Even post-pandemic, we’ll be stuck at home due to costs


Last updated on Aug 31, 23

Posted on May 19, 22

3 min read

The Victoria Day long weekend, which marks the unofficial start of summer, will provide yet more sticker shock to drivers filling up for an excursion.

Predictions are we’ll be travelling less this summer simply due to the cost. While that may warm the hearts of the environmentally conscious, it puts a damper on efforts to return to some kind of normal after two years of pandemic restrictions. The hospitality and tourism sectors will continue to struggle.

Beyond recreational downtime, soaring gasoline prices have led the way on massive inflationary pressures people face today. Across the board, rising costs are outstripping most people’s incomes.

While the oil industry puts the blame on Russia’s invasion of Ukraine, supply chain problems and related issues, record profits belie such claims. They’re not simply passing on their own increased costs.

Large producers are simply raking it in just now, with 28 of the largest reporting profits of US$93.3 billion in the first quarter of the year alone.

In Canada, Imperial Oil posted first-quarter profits of almost $1.2 billion, the most in some 30 years. Suncor’s $2.95 billion was up tremendously over $800 million a year earlier. Cenovus saw an even larger jump, to $1.6 billion from $220 million in the same quarter of 2021. Canadian Natural’s profits more than doubled to $3.1 billion.

Governments have done little to ease the burden. Ontario has moved to cut gasoline taxes, though with no guarantee that will help. The federal government is under pressure to rollback carbon taxes that are of dubious benefit, other than to its coffers, of course.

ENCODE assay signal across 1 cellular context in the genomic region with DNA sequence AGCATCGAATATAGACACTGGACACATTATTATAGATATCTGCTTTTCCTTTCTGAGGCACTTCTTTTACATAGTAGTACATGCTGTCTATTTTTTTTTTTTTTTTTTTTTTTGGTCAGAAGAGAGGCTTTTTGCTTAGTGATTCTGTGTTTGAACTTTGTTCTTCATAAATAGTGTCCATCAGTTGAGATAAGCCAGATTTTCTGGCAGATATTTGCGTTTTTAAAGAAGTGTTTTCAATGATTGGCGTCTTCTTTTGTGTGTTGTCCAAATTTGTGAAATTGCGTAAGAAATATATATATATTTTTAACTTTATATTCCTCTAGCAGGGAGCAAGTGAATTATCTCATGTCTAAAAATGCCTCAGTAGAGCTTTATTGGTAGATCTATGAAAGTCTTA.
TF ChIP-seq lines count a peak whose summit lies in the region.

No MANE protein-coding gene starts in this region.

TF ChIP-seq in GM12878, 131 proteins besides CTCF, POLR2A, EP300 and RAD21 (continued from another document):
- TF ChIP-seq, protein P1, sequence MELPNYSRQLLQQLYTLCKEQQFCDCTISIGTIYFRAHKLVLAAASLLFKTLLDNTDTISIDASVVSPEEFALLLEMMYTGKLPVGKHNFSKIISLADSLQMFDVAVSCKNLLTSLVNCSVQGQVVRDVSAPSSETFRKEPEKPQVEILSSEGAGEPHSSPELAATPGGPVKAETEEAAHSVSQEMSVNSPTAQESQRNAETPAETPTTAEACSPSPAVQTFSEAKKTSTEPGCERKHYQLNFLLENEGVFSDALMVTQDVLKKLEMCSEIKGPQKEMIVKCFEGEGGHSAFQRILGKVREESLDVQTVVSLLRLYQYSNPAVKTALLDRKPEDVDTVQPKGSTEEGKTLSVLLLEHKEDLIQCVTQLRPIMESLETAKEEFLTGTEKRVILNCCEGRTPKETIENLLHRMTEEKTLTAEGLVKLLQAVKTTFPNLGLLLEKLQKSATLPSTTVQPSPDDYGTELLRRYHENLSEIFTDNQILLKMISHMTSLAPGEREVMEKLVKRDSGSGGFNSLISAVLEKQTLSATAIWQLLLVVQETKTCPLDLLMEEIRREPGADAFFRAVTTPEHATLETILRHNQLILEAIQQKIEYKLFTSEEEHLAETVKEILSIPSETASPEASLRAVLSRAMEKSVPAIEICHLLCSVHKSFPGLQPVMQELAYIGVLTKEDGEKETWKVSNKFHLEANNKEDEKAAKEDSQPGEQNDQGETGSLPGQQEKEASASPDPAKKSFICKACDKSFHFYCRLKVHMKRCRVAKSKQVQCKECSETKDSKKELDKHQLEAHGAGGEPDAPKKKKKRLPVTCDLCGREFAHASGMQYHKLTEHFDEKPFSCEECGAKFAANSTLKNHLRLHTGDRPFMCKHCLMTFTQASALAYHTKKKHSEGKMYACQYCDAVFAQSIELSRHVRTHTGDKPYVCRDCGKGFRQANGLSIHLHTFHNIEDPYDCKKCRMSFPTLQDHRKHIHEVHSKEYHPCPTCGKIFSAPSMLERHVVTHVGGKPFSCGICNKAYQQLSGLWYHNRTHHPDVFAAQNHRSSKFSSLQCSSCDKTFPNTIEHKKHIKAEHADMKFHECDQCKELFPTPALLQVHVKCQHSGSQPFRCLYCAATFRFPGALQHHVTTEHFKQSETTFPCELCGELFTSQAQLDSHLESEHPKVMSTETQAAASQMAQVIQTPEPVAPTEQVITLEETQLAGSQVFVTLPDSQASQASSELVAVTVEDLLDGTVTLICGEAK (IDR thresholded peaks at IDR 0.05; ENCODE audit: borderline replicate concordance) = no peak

We’ve seen nothing here of US President Joe Biden’s call for prices to better reflect reality rather than profits, nor for proposals of a windfall tax on oil companies. There’s been talk, but little action.

Still, we like the idea of real downward pressure on prices. Real decreases would not involve, for instance, borrowing heavily to give people price cuts today in order to pass on the costs, plus interest, years down the line, as in the case of the former provincial government’s hydro-rate ploy.

Along with increasing the cost of filling up, there are indirect extra costs that ripple through the economy, starting with transportation costs.

Therein, of course, lies a longstanding issue in discussions about how we’ve routinely been pumped by the oil industry. The grief extends beyond those of us with cars – those heating their homes with oil have been experiencing price shocks in the vein of those suffered by electricity customers.

But more than that, we all suffer when the price of gasoline skyrockets: virtually all of the goods we purchase rely on fuel-powered transportation, at the very least, to get them to the stores.

Ultimately, the cost of gasoline has everything to do with the price of bread when you go shopping. And that is just the tip of the proverbial iceberg. Increased fuel costs have a ripple effect through the economy, touching us in a variety of ways.

While oil companies argue the ups and downs (mostly ups these days) of gasoline prices are purely market driven, they offer little evidence. Hikes are, in essence, supposed to be revenue neutral. But experience has shown that rising prices correspond to increased profits, as we’re seeing again now.

When gasoline prices go up, oil companies blame a host of reasons, some of them clear and others highly dubious, but always maintain that their margins are slim. They never reveal the extra profits tied to price hikes.

At the beginning of the manufacturing chain, the price of crude oil – those daily reports of fluctuations the world market, measured in US dollars per barrel – does matter. Most of the crude oil destined for our gas tanks costs no more to produce today than it did when gasoline was 30, 40, 50 cents a litre cheaper. You don’t have to do much math to see how that translates into fat profits.

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